Filed under: Europe, Paris Motor Show, Crossover, Chevrolet, GM
General Motors has released official details on the production 2011 Chevrolet Orlando MPV, which will make its first public appearance at this year’s Paris Motor Show. As we reported earlier and confirmed again today, GM has no plans to offer the Orlando in the United States – a shame, too, since this would indeed be a fitting replacement for the aging, less-attractive Chevrolet HHR.
Inside, the Orlando offers seating for seven, though we imagine it’s a bit cramped when fully loaded with people since this new MPV shares a platform with the smaller Chevrolet Cruze sedan. Nevertheless, GM says that there will be plenty of family-friendly interior amenities, including a hidden storage area behind the audio system’s front fascia, first seen on the Orlando concept back in 2008.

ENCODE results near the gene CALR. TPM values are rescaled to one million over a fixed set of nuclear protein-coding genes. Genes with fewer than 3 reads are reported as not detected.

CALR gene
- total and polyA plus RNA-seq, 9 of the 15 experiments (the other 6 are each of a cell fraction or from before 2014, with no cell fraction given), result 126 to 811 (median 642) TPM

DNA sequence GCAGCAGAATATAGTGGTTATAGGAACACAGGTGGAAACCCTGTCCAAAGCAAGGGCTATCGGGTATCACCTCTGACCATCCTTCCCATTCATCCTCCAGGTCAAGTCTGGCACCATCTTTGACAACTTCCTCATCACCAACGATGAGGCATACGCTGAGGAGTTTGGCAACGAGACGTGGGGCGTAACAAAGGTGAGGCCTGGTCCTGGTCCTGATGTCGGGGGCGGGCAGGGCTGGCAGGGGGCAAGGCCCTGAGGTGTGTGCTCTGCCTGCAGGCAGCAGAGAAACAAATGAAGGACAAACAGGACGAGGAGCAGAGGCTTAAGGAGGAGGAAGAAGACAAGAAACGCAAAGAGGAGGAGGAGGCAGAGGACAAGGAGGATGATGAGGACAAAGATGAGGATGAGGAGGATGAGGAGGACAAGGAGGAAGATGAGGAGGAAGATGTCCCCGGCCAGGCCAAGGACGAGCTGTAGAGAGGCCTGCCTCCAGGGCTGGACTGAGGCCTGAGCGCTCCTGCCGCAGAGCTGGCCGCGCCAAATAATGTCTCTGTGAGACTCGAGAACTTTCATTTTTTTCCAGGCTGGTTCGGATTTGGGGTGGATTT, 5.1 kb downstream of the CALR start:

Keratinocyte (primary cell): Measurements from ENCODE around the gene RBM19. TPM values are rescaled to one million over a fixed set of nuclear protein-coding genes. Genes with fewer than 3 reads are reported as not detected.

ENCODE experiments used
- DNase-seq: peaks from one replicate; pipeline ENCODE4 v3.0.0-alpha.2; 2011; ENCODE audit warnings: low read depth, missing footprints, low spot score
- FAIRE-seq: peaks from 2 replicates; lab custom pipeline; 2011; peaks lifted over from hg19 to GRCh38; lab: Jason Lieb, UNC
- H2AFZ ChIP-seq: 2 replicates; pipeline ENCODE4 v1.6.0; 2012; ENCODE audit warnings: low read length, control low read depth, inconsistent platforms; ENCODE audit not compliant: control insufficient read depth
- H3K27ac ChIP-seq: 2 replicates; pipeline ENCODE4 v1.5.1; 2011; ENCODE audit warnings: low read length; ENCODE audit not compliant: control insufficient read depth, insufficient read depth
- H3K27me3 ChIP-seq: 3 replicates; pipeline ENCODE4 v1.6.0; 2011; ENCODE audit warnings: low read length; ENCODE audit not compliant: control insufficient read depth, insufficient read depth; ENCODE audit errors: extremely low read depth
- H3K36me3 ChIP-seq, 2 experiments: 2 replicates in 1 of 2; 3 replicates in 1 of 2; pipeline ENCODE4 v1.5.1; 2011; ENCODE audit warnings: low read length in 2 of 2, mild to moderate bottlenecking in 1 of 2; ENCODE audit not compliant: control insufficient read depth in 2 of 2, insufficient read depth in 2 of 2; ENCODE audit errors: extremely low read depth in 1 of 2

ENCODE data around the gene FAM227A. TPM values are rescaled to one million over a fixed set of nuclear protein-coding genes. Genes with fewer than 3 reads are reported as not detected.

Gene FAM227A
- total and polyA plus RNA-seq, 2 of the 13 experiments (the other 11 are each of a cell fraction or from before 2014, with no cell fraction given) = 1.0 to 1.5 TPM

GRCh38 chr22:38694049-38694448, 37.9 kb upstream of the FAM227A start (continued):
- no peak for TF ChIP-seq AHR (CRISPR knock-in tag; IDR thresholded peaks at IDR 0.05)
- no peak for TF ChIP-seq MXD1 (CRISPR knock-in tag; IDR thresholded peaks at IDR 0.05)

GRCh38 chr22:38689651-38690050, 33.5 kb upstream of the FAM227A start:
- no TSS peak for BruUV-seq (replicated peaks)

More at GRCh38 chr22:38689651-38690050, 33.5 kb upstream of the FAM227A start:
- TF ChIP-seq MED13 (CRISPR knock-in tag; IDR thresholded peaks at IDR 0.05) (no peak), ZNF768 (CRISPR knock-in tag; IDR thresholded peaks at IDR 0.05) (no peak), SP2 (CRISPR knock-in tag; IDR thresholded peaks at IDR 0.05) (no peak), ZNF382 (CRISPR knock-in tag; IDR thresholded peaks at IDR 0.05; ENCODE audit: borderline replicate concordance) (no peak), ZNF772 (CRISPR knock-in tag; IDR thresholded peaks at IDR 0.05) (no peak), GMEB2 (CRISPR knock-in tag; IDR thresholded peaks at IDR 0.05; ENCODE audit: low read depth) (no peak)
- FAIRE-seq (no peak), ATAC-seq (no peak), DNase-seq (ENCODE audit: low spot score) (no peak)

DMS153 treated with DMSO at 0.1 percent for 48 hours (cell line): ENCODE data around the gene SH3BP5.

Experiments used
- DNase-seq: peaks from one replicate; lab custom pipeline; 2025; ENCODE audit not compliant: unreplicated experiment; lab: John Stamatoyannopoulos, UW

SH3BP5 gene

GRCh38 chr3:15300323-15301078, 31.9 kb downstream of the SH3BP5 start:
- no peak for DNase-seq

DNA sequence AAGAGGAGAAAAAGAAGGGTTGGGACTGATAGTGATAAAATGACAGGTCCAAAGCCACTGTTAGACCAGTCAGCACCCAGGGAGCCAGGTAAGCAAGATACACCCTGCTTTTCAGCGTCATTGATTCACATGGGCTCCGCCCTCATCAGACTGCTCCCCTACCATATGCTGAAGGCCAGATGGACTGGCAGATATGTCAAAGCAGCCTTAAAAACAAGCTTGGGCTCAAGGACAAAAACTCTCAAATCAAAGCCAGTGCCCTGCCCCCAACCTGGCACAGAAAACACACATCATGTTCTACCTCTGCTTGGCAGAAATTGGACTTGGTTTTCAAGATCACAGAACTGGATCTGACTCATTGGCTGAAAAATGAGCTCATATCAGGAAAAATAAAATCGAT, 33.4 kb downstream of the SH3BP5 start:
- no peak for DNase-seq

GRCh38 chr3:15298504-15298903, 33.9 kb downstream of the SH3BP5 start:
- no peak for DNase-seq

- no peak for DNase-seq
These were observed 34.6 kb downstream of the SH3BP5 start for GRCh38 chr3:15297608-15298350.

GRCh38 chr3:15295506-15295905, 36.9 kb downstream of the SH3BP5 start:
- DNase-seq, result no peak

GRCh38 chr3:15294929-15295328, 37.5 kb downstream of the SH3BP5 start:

European customers will be able to choose from three different powertrains – a 1.8-liter gasoline four-cylinder that produces 141 horsepower, and two 2.0-liter diesel units that offer 131 and 163 horsepower. We don’t have official word yet but suspect that all of these powertrains will be coupled to six-speed automatic transmissions and that power will only be delivered to the front two wheels. Speaking of wheels, customers will be able to choose from a variety of alloy options, ranging from 16 to 18 inches in diameter.
As we’ve said before, it’s easy to understand why GM wouldn’t want to offer the Orlando in the States. The HHR is hanging in there in terms of sales, and folks looking for something larger are easily stepping up into the Chevrolet Equinox crossover. That said, neither of those vehicles are able to seat seven. You can read GM’s own words about the Orlando in the press release, available after the jump.
Gallery: Chevrolet Orlando
Continue reading Chevrolet Orlando production version unveiled ahead of Paris
Chevrolet Orlando production version unveiled ahead of Paris originally appeared on Autoblog on Wed, 25 Aug 2010 11:25:00 EST. Please see our terms for use of feeds.
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